Please welcome guest writer Roxanne Bichard from Luxury Retreats. I’m delighted with this topic, since I’m planning to spend my upcoming birthday in Hawaii!
Visiting America’s 50th state presents a dilemma. With its fascinating culture, soft, sandy beaches, rainforests and volcanic landscape, it’s easy to be paralyzed by an overwhelming desire to see everything Hawaii has to offer. The problem is Hawaii’s attractions are scattered over 6 separate islands. What’s a traveler to do?
Though you could try packing all of them into one vacation, it might be time consuming, stressful, and you’d miss out on the whole reason many people come to these islands… to relax! Believe us, even if you only see one island, you will not run out of places to see and things to do.
Here’s a breakdown of each island. Which one do you think is your perfect match?
Hawaii Island (The Big Island)
The lowdown: The “hot spot” of the Hawaiian archipelago, Hawaii Island is home to the most active volcano currently on earth, Kilauea. This island is the only one releasing a continuous flow of lava that trickles down into the sea, producing its famous black sand beaches. The largest of the Hawaiian Islands, it is also home to the state’s largest national park: Hawaii Volcanoes National Park.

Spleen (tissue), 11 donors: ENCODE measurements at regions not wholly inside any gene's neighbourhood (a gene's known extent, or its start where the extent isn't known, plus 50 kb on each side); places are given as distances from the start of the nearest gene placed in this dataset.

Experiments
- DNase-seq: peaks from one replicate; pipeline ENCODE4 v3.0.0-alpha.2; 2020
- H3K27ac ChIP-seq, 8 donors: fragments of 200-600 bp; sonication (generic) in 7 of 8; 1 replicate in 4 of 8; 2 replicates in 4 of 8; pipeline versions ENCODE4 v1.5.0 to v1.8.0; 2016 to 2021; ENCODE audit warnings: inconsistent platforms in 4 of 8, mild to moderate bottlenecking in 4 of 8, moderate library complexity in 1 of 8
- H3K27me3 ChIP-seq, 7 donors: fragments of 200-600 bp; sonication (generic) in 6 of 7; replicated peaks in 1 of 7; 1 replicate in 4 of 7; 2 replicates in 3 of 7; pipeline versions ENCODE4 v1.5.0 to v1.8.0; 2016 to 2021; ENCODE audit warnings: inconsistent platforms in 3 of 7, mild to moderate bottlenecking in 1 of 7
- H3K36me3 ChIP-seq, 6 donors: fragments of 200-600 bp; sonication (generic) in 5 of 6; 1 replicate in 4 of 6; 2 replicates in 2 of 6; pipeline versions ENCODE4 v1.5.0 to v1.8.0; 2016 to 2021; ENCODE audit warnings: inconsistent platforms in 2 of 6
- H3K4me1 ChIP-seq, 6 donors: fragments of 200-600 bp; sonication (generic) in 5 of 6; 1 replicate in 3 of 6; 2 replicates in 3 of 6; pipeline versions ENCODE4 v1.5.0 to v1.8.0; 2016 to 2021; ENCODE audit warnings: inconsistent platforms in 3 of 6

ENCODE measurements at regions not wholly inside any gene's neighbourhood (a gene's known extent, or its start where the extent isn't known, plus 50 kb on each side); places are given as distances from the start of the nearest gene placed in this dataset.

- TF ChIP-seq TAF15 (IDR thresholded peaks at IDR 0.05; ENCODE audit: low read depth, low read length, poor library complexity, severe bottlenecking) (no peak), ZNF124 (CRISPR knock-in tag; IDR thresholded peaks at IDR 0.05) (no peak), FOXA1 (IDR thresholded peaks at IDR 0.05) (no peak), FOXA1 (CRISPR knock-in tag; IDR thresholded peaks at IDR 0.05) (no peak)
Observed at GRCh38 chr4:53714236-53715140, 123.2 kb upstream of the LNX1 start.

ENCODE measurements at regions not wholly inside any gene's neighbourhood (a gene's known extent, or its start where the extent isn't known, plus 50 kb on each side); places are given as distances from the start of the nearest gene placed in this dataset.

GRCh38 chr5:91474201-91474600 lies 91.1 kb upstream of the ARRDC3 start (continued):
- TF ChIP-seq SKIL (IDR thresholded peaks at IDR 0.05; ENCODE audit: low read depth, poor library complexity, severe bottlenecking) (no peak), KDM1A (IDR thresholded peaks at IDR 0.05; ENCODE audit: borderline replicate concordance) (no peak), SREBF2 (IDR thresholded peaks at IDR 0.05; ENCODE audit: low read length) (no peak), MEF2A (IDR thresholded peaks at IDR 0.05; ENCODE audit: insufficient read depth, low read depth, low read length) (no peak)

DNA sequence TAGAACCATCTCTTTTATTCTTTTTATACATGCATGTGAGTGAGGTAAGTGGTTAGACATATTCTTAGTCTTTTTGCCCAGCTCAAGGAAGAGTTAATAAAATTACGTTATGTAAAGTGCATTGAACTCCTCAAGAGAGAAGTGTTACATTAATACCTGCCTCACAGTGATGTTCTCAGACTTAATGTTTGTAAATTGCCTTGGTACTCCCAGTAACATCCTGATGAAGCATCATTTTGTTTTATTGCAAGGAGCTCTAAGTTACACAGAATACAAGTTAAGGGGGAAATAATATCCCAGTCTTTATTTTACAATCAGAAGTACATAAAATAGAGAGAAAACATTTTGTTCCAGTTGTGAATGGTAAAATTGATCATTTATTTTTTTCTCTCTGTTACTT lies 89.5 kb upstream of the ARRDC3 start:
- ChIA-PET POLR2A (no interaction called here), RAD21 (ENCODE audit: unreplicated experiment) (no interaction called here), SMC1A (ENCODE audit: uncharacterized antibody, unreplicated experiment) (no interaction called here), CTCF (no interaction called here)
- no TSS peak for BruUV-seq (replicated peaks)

- The site where Captain James Cook first stepped foot on the island (and was later killed in a battle with Hawaiians!)
- Puuhonua o Honaunau National Historical Park, a refuge for early Hawaiian lawbreakers
- The traditional Hawaiian cowboys (paniolo) of the Waimea pastures
- The distinguished Kona region, famous for producing remarkably smooth coffee. Fun fact: Hawaii is the only state in the U.S. with growing conditions suitable for coffee. Just one more thing to love!
Advantages: You won’t see flowing lava on any of the other islands. Being on the Big Island is seeing creation in motion, as the more lava it produces, the more the island grows.
Disadvatages: For some, big can mean overwhelming, and renting a car may be your only option for getting around.
The Verdict: Will appeal to curious travelers looking for adventure.
The lowdown: The second largest of the Hawaiian Islands, Maui is renowned for its stunning beaches. Less crowded than Oahu, Maui is also famous for its romantic sunsets and home to a dormant volcano, Mount Haleakala. In the winter months, it is one of the best places to whale watch as thousands of humpback whales migrate to its warm, crystalline waters. Small, eclectic towns where you can catch a luau or do some shopping or dining give this island great versatility.
- The Iao Needle, a natural rock pinnacle rising from the spectacular Iao Valley
- The Pools of Oheo, tiered natural pools fed by cascading waterfalls
- Lahaina, a unique, energetic harbor town full of fun activities
- Any beach. Seriously, they’re all pretty spectacular! Ka’anapli, however, is a favorite
Advantages: Maui County also encompasses the small neighboring islands of Lanai and Molokai, the most unspoiled of the Hawaiian Islands. A great place to get away from the crowds, Maui gives you the option of daytrips with easy access by ferry.